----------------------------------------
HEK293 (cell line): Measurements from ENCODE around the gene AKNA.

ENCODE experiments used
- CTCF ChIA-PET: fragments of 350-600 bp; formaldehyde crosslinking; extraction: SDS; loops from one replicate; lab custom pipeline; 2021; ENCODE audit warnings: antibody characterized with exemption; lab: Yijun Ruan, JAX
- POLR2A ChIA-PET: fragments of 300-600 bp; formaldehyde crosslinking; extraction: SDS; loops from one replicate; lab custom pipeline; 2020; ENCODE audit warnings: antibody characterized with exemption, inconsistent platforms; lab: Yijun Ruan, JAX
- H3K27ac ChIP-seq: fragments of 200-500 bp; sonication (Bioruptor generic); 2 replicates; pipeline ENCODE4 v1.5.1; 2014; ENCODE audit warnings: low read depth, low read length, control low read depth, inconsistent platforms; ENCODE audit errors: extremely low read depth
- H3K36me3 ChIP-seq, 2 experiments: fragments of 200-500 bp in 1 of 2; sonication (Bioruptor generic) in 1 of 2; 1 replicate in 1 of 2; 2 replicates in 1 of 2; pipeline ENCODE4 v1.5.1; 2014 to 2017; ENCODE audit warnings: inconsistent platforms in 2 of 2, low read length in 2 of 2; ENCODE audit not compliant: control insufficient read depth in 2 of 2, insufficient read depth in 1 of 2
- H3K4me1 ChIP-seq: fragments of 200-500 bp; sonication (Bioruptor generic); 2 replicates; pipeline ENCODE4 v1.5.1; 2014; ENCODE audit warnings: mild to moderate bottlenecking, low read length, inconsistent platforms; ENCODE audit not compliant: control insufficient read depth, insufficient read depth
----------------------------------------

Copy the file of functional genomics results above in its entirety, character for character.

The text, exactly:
HEK293 (cell line): Measurements from ENCODE around the gene AKNA.

ENCODE experiments used
- CTCF ChIA-PET: fragments of 350-600 bp; formaldehyde crosslinking; extraction: SDS; loops from one replicate; lab custom pipeline; 2021; ENCODE audit warnings: antibody characterized with exemption; lab: Yijun Ruan, JAX
- POLR2A ChIA-PET: fragments of 300-600 bp; formaldehyde crosslinking; extraction: SDS; loops from one replicate; lab custom pipeline; 2020; ENCODE audit warnings: antibody characterized with exemption, inconsistent platforms; lab: Yijun Ruan, JAX
- H3K27ac ChIP-seq: fragments of 200-500 bp; sonication (Bioruptor generic); 2 replicates; pipeline ENCODE4 v1.5.1; 2014; ENCODE audit warnings: low read depth, low read length, control low read depth, inconsistent platforms; ENCODE audit errors: extremely low read depth
- H3K36me3 ChIP-seq, 2 experiments: fragments of 200-500 bp in 1 of 2; sonication (Bioruptor generic) in 1 of 2; 1 replicate in 1 of 2; 2 replicates in 1 of 2; pipeline ENCODE4 v1.5.1; 2014 to 2017; ENCODE audit warnings: inconsistent platforms in 2 of 2, low read length in 2 of 2; ENCODE audit not compliant: control insufficient read depth in 2 of 2, insufficient read depth in 1 of 2
- H3K4me1 ChIP-seq: fragments of 200-500 bp; sonication (Bioruptor generic); 2 replicates; pipeline ENCODE4 v1.5.1; 2014; ENCODE audit warnings: mild to moderate bottlenecking, low read length, inconsistent platforms; ENCODE audit not compliant: control insufficient read depth, insufficient read depth